Choice is a mental process. Mental processes cannot be controlled by external forces. You simply cannot prevent anyone from choosing anything. Only obtaining the options that we choose can be controlled, which should not be confused with the mental process of making those choices. Abortion is an option not a choice. The decision to obtain an abortion is a choice, not an option. For example, say I walk into an ice cream parlor and choose vanilla ice cream. The proprietor than informs me that they are out of vanilla ice cream. Did the proprietor prevent me from choosing vanilla ice cream, or making the choice to have vanilla ice cream? No, the proprietor did not prevent me from choosing vanilla ice cream, or making the choice to have vanilla ice cream. I was only prevented from obtaining the option of the vanilla ice cream that I chose. No one can prevent anyone from making any choice, because choice is a mental process, and metal processes cannot be controlled by external forces. Consumer behavior dynamically incorporates both conscious and unconscious mental processes to represent how consumers make decisions in the context of their daily lives. Mental processes or mental functions are terms often used interchangeably to mean such functions or processes as perception, introspection, memory, creativity, choice, imagination, idea, belief, reasoning, volition, and emotion, in other words, all the things that we can do with our mind. In science, cognition is a group of mental processes that includes attention, memory, producing and understanding language, learning, reasoning, problem solving, and decision making.<quoted text>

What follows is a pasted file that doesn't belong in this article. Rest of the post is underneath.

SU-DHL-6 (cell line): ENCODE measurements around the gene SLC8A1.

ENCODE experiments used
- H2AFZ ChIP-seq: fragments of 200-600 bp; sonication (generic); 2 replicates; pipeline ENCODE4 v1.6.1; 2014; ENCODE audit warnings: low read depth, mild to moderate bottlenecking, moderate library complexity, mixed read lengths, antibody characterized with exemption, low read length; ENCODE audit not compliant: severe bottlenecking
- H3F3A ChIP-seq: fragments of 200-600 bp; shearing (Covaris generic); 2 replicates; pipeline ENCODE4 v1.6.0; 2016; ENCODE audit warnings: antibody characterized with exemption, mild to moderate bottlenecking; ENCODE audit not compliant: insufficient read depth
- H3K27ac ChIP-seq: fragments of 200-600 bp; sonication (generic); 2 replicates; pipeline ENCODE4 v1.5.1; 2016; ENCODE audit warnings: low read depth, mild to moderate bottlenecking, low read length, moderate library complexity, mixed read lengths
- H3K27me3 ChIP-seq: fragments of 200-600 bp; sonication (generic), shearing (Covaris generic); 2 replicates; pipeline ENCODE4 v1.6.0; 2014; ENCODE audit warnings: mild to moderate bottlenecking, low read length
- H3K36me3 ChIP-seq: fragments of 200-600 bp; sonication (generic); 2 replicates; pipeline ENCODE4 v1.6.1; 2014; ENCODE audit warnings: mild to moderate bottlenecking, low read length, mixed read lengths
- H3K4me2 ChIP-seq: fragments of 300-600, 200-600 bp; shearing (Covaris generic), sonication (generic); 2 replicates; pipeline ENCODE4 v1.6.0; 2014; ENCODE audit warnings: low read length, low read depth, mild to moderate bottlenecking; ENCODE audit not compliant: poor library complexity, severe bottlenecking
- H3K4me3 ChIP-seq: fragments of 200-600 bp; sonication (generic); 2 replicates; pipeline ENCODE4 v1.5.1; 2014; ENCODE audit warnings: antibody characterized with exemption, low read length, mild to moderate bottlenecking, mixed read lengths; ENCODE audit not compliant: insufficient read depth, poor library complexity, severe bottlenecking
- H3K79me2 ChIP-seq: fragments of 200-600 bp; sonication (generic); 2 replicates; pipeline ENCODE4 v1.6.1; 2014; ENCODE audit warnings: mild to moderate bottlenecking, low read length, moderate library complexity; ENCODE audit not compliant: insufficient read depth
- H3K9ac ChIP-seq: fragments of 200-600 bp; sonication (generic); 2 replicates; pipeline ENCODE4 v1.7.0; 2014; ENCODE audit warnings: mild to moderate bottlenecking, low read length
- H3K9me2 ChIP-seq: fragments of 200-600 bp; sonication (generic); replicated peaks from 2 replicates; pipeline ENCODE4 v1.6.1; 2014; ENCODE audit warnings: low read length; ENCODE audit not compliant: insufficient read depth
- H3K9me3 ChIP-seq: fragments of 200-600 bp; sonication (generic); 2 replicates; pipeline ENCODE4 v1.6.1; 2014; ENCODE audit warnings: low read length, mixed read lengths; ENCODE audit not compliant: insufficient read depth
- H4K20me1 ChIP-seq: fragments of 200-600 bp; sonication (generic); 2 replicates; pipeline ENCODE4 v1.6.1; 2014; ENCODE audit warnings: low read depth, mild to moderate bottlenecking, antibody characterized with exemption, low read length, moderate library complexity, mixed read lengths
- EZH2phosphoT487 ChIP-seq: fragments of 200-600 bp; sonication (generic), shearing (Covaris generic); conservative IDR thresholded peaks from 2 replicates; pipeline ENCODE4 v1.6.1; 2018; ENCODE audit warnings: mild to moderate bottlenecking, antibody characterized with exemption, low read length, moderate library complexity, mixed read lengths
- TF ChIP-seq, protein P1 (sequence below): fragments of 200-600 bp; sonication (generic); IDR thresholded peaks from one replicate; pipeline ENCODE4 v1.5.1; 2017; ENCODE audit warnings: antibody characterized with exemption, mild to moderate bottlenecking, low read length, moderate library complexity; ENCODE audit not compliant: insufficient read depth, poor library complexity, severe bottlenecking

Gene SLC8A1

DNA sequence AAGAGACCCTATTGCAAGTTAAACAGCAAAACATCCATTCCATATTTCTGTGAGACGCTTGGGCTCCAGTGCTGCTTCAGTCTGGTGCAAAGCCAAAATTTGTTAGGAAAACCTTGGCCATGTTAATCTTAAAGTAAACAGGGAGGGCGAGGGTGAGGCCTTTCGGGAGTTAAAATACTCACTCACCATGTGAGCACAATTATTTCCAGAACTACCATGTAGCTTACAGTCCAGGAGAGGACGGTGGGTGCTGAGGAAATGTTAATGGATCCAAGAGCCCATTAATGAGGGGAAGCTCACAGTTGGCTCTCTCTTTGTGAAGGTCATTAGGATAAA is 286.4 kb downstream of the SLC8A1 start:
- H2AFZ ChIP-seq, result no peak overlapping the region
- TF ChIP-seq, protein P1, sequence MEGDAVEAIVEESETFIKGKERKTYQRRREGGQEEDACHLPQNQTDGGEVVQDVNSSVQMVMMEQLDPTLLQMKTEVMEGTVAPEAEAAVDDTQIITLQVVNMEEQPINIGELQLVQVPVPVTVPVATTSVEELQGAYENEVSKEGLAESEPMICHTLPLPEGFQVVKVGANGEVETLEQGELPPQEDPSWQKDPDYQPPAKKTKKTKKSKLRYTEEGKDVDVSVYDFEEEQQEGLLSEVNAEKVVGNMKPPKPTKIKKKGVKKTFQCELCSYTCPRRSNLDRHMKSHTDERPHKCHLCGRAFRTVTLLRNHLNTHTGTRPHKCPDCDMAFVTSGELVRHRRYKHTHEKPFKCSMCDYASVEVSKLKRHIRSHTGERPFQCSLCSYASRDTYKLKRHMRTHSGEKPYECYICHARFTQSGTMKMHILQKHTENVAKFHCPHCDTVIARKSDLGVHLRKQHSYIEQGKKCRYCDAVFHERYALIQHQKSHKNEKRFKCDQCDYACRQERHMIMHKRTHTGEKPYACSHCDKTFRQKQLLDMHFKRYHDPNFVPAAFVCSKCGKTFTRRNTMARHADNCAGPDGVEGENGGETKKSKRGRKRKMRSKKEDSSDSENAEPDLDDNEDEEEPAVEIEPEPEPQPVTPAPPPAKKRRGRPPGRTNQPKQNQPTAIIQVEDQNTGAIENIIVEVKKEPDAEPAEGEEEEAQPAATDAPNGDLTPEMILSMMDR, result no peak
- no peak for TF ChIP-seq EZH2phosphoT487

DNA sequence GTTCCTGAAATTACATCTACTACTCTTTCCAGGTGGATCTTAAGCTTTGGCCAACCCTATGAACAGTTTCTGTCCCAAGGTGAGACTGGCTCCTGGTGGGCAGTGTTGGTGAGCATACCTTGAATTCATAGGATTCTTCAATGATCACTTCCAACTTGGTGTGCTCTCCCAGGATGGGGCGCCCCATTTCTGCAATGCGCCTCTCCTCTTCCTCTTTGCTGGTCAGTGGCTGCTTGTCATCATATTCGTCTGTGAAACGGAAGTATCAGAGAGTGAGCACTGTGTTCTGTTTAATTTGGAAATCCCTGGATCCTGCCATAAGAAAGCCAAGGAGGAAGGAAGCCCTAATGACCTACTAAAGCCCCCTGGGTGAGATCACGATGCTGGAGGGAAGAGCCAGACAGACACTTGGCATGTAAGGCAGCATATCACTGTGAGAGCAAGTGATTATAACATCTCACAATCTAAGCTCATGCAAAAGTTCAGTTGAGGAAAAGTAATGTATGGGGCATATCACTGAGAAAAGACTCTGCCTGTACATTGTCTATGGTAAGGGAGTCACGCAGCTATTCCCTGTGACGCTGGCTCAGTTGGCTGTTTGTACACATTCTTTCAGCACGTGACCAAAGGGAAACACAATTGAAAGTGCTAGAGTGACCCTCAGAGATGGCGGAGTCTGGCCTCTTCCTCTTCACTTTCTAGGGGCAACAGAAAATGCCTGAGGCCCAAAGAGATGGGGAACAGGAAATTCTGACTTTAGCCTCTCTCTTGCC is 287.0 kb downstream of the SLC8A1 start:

an act or instance of choosing; selection: Her choice of a computer was made after months of research. His parents were not happy with his choice of friends.
the right, power, or opportunity to choose; option: The child had no choice about going to school.
the person or thing chosen or eligible to be chosen: This book is my choice. He is one of many choices for the award.
an alternative: There is another choice.
an abundance or variety from which to choose: a wide choice of candidates.
A specific instance of engaging in a cognitive process is a mental event. The event of perceiving something is, of course, different from the entire process, or capacity of perception—one's ability to perceive things. In other words, an instance of perceiving is different from the ability that makes those instances possible.